Friday, March 17, 2017


Myoglobin is a cytoplasmic hemoprotein composed by a single polypeptide chain of 154 amino acids. It is expressed solely in cardiac myocytes and oxidative skeletal muscle fibers. Myoglobin was so named because of its functional and structural similarity to hemoglobin. Like hemoglobin, myoglobin binds reversibly to O2 and thus may facilitate the transport of O2 from red blood cells to the mitochondria during periods of increased metabolic activity or serve as an O 2 reservoir during hypoxia or anoxia.The structure of myoglobin was first delineated by John Kendrew more than 40 years ago and subsequent work has shown that it is a polypeptide chain consisting of eight α-helices. It binds oxygen to its heme residue, a porphyrin ring with an iron ion. The polypeptide chain is folded and packs the heme prosthetic group, positioning it between two histidine, His64 and His93 residues. The iron ion interacts with six ligands, four of which are supplied by the nitrogen atoms of the four pyrrhols and share a common plane. The side chain imidazole of His93, provides the fifth ligand, stabilizing the heme group and slightly displacing the iron ion out of the heme plane. The position of the sixth ligand, in deoximoglobin, serves as the binding site for O2, as well as for other potential ligands, such as CO or NO. When O2 binds, the iron ion, it is partially drawn back toward the porphyrin plane. Although this shift is of little importance in the function of monomeric myoglobin, it provides the basis for the conformational changes that underlie the allosteric properties of tetrameric hemoglobin. In addition, studies using X-ray diffraction and xenon binding techniques have identified four highly conserved internal cavities within the myoglobin molecule that can help target molecules to bind to the heme residue.Related to its role as an O2 reservoir, myoglobin also functions as an intracellular pO2 buffer (partial pressure of O2). Similarly to the role of creatine phosphokinase, which works to buffer ATP concentrations when muscle activity increases, myoglobin works to buffer O2 concentrations. As a result, the intracellular concentration of O2 remains relatively constant and homogeneous, despite increases in O2 flow from the capillaries to the mitochondria, induced by physical activity.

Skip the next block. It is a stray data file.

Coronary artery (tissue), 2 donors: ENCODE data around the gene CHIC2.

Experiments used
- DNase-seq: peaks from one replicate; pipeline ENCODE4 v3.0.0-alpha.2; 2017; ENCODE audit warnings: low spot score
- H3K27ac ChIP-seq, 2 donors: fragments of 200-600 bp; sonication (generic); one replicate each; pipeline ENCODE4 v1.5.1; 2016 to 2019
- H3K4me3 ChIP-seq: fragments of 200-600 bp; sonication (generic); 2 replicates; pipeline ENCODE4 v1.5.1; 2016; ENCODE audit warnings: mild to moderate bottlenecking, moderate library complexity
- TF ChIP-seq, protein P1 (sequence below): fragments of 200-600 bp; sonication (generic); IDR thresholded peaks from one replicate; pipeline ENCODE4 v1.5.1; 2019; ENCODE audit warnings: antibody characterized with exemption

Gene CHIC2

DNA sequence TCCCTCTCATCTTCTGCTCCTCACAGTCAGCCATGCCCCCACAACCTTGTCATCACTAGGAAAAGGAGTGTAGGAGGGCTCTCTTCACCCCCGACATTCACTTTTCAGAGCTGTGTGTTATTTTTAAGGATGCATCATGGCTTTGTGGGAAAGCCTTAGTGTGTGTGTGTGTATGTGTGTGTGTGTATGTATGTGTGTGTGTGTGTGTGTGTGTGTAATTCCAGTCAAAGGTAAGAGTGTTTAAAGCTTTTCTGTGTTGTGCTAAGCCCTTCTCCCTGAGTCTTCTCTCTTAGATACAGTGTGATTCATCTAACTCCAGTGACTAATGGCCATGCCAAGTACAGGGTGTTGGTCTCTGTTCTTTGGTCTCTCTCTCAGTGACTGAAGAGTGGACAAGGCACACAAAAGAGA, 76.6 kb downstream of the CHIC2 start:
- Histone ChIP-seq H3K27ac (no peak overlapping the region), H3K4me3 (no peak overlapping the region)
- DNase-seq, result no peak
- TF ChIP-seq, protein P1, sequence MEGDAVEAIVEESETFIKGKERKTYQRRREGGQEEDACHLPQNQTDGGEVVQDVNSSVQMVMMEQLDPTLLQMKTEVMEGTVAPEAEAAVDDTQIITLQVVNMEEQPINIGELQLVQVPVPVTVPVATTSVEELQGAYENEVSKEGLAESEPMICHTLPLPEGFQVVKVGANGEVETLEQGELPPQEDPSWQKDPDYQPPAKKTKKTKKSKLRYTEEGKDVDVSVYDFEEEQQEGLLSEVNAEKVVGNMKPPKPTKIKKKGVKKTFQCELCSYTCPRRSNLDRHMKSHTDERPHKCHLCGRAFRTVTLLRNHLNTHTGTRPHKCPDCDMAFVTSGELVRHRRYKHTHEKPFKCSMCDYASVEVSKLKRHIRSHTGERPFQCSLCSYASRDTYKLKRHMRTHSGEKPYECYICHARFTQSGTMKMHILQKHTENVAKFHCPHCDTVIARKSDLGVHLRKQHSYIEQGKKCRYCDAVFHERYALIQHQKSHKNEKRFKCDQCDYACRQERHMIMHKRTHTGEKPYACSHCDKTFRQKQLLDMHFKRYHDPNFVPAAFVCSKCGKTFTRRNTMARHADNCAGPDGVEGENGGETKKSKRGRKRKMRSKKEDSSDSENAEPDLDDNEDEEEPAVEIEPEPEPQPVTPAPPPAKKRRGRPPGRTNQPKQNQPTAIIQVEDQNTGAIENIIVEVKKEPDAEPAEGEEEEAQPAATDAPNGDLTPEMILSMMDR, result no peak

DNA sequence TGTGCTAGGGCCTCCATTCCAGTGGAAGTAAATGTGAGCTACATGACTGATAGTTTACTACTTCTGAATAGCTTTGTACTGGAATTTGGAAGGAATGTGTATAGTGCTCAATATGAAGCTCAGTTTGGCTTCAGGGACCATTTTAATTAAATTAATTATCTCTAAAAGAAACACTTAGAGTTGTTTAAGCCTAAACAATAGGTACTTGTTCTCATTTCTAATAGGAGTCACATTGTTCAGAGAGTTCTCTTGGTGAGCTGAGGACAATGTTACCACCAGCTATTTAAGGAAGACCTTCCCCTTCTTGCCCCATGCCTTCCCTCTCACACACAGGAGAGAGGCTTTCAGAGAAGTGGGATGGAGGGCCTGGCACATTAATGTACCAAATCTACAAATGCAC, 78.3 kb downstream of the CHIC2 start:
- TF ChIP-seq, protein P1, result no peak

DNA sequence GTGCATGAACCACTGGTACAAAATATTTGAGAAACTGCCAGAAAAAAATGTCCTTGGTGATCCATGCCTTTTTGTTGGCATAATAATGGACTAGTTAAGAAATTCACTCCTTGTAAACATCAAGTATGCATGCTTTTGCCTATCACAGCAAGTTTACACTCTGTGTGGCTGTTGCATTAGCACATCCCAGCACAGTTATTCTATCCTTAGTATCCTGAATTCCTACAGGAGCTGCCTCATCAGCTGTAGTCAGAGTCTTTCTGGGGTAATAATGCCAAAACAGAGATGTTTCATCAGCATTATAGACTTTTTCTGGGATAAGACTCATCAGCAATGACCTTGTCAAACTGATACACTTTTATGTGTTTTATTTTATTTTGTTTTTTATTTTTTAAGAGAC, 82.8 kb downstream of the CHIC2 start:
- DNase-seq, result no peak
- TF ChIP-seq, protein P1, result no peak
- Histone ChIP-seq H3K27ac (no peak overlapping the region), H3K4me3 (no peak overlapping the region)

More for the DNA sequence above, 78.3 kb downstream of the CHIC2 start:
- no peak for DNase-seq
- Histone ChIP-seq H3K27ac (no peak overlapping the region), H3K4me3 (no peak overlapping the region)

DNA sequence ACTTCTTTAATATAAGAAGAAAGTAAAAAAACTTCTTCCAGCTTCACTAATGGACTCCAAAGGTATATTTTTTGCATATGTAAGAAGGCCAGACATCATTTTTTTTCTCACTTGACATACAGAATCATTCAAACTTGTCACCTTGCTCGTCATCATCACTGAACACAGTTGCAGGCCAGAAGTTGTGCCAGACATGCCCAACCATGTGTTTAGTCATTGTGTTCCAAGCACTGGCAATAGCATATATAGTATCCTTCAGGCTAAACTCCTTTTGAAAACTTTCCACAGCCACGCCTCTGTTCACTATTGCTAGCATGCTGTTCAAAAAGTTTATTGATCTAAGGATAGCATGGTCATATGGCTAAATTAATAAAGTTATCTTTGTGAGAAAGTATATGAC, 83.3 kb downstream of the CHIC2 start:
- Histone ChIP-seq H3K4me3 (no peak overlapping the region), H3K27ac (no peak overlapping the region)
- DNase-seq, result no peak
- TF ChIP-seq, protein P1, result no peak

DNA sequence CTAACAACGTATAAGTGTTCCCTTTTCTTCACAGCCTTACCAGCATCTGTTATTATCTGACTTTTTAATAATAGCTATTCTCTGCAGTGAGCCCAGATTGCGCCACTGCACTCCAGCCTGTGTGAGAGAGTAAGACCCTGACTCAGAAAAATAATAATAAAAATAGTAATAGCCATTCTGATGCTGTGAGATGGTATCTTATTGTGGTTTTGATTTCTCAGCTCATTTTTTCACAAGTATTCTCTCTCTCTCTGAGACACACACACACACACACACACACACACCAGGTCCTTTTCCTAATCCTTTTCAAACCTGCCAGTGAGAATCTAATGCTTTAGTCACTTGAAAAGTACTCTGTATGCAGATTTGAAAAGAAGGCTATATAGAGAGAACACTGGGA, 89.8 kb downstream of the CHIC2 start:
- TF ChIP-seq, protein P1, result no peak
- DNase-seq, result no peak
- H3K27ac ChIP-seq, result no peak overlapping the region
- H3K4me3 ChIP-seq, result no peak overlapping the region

Text written by:
Ana Rita Cardoso
João Faria
Joel Mateus
Pedro Desport